Friday, August 09, 2013

Mark Dresser Quintet's "Nourishments"

Speaking of Rudresh Mahanthappa, the altoist is all over Nourishments, the new Clean Feed CD by the Mark Dresser Quintet. Formerly Anthony Braxton's bassist, Dresser currently performs in three different trios with Mahanthappa, pianist Myra Melford, and ROVA Saxophone Quartet founder Larry Ochs. He's also collaborated with filmmakers, visual artists, and...chefs? (The track "Canales Rose" is based on a 12-tone row and dedicated to chef Paul Canales.) His solo work has focused on the use of unusual amplification and non-standard techniques, and his statements abound references to "telematic performance" (think Skype) and "gradience," which he defines as "the blurring of boundaries between pitch and noise, meter and texture, form and feeling."

If such rhetoric makes your head hurt, be prepared to be surprised by Nourishments, a recording rooted in (but not bound by) jazz tradition and song form. Dresser is the most intentional of composers, and many of the pieces on this disc employ ever-shifting tempos in a manner inspired by the masterworks of Mingus, a similarity that's highlighted by the prominence of Michael Dessen's trombone as an ensemble or solo instrument (shades of Jimmy Knepper). The knotty angularity of Dresser's melodies is more reminiscent of Monk or early '60s Andrew Hill, though, and the fact that he and his collaborators are such individuated players ensures that the album sounds like anything but a sterile homage.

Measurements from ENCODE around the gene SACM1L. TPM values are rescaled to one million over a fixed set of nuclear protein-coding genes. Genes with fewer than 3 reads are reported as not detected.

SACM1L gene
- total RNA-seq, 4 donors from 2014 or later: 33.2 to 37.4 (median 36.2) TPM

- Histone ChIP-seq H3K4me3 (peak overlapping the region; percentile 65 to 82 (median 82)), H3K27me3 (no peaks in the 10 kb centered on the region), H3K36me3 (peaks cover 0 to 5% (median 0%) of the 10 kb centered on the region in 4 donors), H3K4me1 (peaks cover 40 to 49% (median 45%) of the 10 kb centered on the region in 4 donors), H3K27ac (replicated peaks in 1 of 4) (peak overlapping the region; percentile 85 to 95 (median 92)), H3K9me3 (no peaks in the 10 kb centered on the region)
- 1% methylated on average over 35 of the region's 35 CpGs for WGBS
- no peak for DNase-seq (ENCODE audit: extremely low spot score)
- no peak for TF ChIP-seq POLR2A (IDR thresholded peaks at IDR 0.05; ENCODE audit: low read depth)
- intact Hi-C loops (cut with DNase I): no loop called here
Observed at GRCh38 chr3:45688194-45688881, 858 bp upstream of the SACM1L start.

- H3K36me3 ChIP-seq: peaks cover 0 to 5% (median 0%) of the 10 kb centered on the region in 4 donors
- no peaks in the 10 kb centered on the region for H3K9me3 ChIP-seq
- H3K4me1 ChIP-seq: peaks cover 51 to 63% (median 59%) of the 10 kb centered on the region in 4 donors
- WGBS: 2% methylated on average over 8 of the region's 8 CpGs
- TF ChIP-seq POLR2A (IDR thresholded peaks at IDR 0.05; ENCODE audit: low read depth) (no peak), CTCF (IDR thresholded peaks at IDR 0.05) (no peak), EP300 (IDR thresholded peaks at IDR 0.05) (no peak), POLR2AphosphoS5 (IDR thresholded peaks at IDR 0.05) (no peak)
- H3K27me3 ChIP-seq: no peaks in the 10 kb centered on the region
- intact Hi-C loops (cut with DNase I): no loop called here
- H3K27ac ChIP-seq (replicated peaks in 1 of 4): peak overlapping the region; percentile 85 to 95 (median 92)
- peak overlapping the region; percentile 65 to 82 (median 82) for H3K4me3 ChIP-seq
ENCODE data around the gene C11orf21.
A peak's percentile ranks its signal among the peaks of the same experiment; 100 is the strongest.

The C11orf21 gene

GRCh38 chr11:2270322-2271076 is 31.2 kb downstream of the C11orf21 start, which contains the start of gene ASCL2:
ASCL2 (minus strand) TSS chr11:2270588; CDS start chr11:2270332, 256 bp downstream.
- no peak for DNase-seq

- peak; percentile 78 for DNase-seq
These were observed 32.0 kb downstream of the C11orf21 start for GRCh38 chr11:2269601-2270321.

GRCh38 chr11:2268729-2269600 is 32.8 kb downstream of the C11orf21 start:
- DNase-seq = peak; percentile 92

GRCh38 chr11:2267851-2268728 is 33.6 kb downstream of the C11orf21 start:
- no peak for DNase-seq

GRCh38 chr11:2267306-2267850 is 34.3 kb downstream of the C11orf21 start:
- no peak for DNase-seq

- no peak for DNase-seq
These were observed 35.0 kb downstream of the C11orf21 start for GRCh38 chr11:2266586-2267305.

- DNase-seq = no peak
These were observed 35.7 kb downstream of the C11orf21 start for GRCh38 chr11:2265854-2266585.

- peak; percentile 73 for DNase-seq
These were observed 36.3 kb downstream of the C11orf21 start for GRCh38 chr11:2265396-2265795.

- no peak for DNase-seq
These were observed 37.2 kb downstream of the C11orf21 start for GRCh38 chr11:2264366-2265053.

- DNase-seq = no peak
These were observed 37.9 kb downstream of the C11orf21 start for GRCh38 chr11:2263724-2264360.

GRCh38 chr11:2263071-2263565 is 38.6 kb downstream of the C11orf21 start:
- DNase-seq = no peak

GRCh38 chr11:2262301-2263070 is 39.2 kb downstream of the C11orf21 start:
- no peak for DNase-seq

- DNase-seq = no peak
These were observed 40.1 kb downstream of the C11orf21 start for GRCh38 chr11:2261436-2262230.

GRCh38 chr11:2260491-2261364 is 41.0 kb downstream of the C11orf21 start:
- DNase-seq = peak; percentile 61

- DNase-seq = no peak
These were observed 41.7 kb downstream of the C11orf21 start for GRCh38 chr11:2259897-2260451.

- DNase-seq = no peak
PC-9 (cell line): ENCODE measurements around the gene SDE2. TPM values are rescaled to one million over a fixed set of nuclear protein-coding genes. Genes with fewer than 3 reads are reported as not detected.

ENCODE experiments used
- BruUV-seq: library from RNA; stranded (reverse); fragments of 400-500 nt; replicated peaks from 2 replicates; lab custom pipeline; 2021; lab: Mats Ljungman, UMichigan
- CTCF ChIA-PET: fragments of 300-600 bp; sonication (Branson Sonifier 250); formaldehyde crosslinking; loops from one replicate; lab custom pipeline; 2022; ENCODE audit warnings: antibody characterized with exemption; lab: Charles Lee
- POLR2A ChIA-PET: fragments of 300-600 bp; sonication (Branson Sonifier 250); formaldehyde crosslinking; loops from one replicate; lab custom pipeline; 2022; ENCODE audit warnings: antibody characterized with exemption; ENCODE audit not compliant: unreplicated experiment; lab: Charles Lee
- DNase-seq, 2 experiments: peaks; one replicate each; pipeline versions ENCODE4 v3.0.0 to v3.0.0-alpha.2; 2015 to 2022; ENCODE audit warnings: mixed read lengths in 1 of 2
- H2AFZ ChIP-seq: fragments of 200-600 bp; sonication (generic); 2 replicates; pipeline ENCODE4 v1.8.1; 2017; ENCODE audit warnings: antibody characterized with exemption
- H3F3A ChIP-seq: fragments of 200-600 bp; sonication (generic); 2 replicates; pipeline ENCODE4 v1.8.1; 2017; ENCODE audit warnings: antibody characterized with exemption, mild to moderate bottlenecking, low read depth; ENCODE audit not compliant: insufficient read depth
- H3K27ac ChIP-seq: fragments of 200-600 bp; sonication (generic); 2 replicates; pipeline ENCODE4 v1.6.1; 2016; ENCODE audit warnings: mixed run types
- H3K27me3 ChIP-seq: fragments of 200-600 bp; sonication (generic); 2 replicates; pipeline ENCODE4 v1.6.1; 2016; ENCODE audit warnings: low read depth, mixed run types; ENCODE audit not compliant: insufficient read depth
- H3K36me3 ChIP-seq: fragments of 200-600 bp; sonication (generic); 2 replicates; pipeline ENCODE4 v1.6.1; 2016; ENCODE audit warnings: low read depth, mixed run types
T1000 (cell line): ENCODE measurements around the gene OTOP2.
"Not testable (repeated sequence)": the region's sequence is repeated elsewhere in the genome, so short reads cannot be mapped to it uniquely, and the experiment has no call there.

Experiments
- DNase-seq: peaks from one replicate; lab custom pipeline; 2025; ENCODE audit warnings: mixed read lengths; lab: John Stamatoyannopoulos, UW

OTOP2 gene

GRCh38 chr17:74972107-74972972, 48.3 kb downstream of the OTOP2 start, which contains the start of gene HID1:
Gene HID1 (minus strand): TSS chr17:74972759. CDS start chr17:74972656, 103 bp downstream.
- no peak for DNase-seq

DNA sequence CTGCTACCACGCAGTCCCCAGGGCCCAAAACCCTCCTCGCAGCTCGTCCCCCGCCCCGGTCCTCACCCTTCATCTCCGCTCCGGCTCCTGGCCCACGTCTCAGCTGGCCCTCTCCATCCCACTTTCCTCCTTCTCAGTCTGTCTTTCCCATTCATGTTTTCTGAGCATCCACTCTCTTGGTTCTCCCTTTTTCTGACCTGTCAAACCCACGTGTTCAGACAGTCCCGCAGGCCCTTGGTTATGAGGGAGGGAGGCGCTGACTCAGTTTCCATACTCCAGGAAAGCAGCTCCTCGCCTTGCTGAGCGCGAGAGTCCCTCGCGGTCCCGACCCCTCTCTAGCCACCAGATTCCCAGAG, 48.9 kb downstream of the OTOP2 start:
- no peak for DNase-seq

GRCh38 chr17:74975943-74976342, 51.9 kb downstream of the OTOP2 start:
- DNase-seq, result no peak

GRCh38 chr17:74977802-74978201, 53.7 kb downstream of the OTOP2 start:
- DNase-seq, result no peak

All the players are substantive voices who've had long associations with the leader, and are willing to subordinate their interpretive intelligence to the composer's intent. Besides Mahanthappa and Dresser, the other crucial ingredient is pianist Denman Maroney, who serves Dresser as well as Jaki Byard and Horace Parlan did Mingus. His "hyperpiano" approach (involving the placement of tools on piano strings) sounds like a Cagean trope, and isn't audible to these feedback-scorched ears, but no matter. This is some of the best post-bop small group writing you'll here anywhere, and the pieces are as engagingly alive as any current jazz of which I'm aware. An album that's as satisfying as a good meal, but also conducive to repeated listenings.


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